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Joshua 10:1-10:43
Key Verse: 10:7,8

We again thank God who is holy and righteous and loving and merciful. He is willing to save any people who fear for their lives before him. May we fear him only and be able to do anything for the saving of lives. Today’s passage is magnificent and spectacular with the events of the sun and moon stopping and large hailstones dropping from the sky. What might be the main point of this passage? We can talk about many things. However, we cannot overlook one thing that the outstanding battle began when Joshua engaged in the battle for the Gibeonites. And the LORD blessed it immeasurably beyond human understanding.

First, Joshua’s heart for Gibeonites; the LORD’s fight for Israel (1-15). Look at verse 1. “Now Adoni-Zedek king of Jerusalem heard that Joshua had taken Ai and totally destroyed it, doing to Ai and its king as he had done to Jericho and its king, and that the people of Gibeon had made a treaty of peace with Israel and were living near them.” Jerusalem is an important name in the Bible written around 800 times. The city of Jerusalem later on became the City of David, Zion (2 Sam 5:7), where the temple of the LORD was built. In the New Testament we hear about the name, the church in Jerusalem (Acts 1:8) and the heavenly Jerusalem (Heb 12:22) or the new Jerusalem (Rev 21:2). Except in the case of Melchizedek king of Salem (Ge 14:18), this is the first time Jerusalem is referred to as king of Jerusalem. Adoni-Zedek seemed to be the head of the kings in that region. When he heard about Joshua’s total destroying on Ai and the Gibeonites’ treaty with Israel, he and his people were very much alarmed. Verse 2b says that Gibeon was an important city, like one of the royal cities; it was larger than Ai, and all its men were good fighters. At this what did he do? Look at verses 3,4. “So Adoni-Zedek king of Jerusalem appealed to Hoham king of Hebron, Piram king of Jarmuth, Japhia king of Lachish and Debir king of Eglon. ‘Come up and help me attack Gibeon,’ he said, ‘because it has made peace with Joshua and the Israelites.’” Adoni-Zedek was so desperate that he appealed to those inferior kings for help in urgency. Then the five kings of the Amorites—the kings of Jerusalem, Hebron, Jarmuth, Lachish and Eglon—joined forces. They moved up with all their troops and took up positions against Gibeon and attacked it (5). This is the kind of things that we have seen in world history, some nations’ joining forces to attack a certain country that was out of the joint.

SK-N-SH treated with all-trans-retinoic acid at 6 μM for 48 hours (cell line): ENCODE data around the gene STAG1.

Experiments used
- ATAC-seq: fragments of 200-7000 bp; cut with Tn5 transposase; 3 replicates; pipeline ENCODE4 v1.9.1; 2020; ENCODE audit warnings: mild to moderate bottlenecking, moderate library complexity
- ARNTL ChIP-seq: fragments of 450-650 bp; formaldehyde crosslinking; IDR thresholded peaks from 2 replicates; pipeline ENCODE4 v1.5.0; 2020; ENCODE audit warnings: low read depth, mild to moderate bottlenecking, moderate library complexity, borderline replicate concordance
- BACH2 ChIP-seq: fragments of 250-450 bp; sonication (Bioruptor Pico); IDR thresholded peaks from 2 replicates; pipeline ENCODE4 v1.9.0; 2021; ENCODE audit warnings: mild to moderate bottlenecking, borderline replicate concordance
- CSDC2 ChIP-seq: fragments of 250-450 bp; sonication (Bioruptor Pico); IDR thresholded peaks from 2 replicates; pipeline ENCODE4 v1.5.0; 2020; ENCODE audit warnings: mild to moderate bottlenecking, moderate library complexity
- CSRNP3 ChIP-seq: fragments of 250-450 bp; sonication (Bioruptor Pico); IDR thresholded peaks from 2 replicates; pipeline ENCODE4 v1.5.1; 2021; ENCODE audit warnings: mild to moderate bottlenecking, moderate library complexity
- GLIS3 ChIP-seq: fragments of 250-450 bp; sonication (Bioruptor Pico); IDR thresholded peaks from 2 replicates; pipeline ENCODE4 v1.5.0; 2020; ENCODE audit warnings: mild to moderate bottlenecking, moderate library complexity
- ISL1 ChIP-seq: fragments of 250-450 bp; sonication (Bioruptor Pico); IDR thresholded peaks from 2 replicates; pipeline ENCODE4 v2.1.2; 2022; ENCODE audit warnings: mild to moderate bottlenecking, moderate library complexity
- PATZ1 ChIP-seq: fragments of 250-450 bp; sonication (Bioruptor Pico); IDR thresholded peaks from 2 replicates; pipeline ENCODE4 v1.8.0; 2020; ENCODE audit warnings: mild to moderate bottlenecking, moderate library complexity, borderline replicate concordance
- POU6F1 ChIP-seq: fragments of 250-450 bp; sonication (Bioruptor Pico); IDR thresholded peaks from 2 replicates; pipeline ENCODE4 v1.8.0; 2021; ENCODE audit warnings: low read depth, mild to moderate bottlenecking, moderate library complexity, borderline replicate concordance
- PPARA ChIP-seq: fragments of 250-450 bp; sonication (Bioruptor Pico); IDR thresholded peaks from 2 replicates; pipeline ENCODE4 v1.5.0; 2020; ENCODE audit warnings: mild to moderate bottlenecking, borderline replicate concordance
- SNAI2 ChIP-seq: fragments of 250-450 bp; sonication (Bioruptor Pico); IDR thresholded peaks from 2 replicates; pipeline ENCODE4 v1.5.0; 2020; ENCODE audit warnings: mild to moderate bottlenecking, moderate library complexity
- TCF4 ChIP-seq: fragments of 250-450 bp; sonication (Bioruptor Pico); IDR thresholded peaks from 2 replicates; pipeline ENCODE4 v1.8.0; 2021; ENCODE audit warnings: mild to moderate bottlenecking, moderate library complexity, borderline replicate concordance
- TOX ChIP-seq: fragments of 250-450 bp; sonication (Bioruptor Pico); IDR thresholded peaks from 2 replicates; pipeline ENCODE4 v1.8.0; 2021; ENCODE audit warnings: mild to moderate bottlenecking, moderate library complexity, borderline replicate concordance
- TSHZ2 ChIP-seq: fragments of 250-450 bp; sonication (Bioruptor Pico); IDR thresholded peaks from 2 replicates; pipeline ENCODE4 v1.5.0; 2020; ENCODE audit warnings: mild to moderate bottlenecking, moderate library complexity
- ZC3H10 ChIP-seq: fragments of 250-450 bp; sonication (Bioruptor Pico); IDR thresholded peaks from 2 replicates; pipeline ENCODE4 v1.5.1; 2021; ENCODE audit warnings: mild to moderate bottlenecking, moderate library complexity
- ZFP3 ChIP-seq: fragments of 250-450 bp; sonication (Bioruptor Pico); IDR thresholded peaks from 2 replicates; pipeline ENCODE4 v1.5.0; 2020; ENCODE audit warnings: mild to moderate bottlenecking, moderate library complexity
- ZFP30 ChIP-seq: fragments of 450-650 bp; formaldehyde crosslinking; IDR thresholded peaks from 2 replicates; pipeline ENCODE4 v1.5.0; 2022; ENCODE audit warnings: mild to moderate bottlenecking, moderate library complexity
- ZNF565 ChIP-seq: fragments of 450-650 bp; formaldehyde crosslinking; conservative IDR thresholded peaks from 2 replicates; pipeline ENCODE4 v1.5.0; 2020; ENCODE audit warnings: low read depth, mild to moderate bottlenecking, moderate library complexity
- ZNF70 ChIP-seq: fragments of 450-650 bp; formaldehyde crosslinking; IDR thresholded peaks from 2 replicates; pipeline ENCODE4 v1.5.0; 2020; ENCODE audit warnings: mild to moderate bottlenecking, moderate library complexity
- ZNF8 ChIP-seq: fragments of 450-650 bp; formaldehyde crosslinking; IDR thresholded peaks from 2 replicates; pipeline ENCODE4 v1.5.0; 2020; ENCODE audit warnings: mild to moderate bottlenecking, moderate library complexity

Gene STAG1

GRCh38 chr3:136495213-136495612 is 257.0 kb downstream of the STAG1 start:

Then what happened next? Look at verse 6. “The Gibeonites then sent word to Joshua in the camp at Gilgal: ‘Do not abandon your servants. Come up to us quickly and save us! Help us, because all the Amorite kings from the hill country have joined forces against us.” To what can we compare their earnest plea for help? They were like a helpless sheep before ferocious wolves. They could be devoured at any moment.

What could Joshua do in this situation? He could have said, “That was not part of our treaty. Moreover, you deceived us in making the treaty. Why don’t you just take care of yourself.” In fact Joshua could not reject such a petition of the Gibeonites. Yet, even though Joshua wanted to help the Gibeonites, the united forces seemed to be too strong for the Israelites to confront. So far the battle with one city like Jericho or Ai was hard enough for him to overcome. How would Joshua fight against the five kings joined together? It was beyond his capacity. He had never experienced such a fight. To help the needy Gibeonites was good. But the sacrifice to be made would be too much and the risk to be taken, too big. What did Joshua indeed do at this? Look at verse 7. “So Joshua marched up from Gilgal with his entire army, including all the best fighting men.” Wow! It is truly amazing. In his shepherd heart he wanted to take a same boat with them, perishing together or surviving together. He did not calculate anything. He wanted to invest everything, his entire army and all the best fighting men. Certainly, he believed that this was what God wanted him to do. He was willing to let his entire army march about 20km from Gilgal to Gibeon. We will see that in his heart there was fear for the formidable opponents. Nevertheless, he launched for the uncertain battle. Then God was very much pleased with his engagement and encouraged him and assured him of the compete victory, saying, “Do not be afraid of them; I have given them into your hand. Not one of them will be able to withstand you.” Joshua’s shepherd heart was great, so was God’s promise.